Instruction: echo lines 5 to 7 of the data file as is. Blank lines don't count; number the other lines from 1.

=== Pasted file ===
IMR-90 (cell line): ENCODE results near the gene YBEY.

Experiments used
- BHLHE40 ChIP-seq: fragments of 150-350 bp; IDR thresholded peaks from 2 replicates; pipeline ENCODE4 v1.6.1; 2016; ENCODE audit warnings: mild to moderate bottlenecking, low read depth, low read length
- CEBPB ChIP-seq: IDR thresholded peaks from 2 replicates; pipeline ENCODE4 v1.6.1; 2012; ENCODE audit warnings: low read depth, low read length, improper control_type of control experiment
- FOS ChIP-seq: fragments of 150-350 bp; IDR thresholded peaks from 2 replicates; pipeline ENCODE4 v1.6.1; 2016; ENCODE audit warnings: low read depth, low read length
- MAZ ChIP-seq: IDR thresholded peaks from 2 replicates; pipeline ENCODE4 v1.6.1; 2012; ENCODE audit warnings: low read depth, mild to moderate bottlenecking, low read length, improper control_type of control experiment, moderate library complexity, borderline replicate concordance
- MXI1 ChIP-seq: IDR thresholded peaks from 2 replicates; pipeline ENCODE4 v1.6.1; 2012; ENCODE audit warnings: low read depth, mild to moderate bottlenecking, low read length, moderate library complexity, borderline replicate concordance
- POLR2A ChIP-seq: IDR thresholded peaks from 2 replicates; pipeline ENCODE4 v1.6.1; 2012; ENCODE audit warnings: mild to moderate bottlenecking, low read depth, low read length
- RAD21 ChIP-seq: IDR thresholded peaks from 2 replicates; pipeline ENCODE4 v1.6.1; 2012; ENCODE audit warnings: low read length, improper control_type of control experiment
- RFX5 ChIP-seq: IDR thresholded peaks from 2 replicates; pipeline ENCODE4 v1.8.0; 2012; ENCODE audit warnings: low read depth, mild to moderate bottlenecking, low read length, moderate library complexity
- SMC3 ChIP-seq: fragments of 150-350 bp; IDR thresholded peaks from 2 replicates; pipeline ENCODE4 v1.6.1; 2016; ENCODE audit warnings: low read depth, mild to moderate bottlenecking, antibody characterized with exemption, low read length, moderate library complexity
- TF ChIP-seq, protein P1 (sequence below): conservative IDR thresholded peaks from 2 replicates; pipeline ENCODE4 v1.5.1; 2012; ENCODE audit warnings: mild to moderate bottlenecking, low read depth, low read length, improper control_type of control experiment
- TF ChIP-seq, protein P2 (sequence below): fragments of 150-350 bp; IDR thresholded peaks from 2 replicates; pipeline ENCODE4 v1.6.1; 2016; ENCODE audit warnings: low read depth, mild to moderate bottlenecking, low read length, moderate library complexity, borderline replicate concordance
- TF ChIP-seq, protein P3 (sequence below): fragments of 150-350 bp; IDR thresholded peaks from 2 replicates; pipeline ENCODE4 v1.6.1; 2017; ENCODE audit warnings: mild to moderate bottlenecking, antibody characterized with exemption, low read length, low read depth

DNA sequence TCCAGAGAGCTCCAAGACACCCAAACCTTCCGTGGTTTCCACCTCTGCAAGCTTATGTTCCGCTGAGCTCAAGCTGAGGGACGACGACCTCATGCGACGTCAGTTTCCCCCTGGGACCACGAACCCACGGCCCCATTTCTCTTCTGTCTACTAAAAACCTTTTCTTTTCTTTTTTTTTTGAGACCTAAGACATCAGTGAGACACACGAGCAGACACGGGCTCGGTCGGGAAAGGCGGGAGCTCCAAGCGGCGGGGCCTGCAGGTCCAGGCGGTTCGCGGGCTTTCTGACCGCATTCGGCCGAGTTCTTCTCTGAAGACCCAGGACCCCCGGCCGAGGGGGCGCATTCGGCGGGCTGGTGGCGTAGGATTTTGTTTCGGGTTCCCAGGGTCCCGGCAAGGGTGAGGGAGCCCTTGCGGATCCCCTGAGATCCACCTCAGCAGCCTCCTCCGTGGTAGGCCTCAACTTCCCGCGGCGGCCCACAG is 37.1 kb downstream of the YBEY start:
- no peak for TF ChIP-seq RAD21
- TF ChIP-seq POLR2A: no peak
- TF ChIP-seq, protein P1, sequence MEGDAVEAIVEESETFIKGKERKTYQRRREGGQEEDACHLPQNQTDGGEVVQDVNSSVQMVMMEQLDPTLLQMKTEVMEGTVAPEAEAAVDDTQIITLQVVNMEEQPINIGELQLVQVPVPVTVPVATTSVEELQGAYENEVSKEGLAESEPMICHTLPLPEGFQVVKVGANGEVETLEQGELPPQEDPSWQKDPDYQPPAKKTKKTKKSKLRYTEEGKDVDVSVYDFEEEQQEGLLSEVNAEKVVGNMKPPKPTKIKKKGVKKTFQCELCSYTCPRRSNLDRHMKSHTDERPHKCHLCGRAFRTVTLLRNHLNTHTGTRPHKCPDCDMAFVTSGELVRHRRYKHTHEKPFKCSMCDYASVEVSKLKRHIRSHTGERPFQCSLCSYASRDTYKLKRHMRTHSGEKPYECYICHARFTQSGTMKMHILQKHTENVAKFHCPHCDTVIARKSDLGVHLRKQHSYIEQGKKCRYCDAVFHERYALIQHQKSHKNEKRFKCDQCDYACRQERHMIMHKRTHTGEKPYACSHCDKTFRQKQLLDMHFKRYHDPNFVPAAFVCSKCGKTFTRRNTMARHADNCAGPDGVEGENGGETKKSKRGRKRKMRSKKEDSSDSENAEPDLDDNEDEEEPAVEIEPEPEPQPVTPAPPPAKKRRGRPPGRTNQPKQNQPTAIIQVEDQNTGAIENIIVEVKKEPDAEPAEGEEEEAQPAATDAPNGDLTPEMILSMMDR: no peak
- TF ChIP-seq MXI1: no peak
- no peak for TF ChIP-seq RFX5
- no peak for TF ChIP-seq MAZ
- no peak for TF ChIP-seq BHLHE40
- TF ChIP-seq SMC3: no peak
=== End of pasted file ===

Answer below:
- FOS ChIP-seq: fragments of 150-350 bp; IDR thresholded peaks from 2 replicates; pipeline ENCODE4 v1.6.1; 2016; ENCODE audit warnings: low read depth, low read length
- MAZ ChIP-seq: IDR thresholded peaks from 2 replicates; pipeline ENCODE4 v1.6.1; 2012; ENCODE audit warnings: low read depth, mild to moderate bottlenecking, low read length, improper control_type of control experiment, moderate library complexity, borderline replicate concordance
- MXI1 ChIP-seq: IDR thresholded peaks from 2 replicates; pipeline ENCODE4 v1.6.1; 2012; ENCODE audit warnings: low read depth, mild to moderate bottlenecking, low read length, moderate library complexity, borderline replicate concordance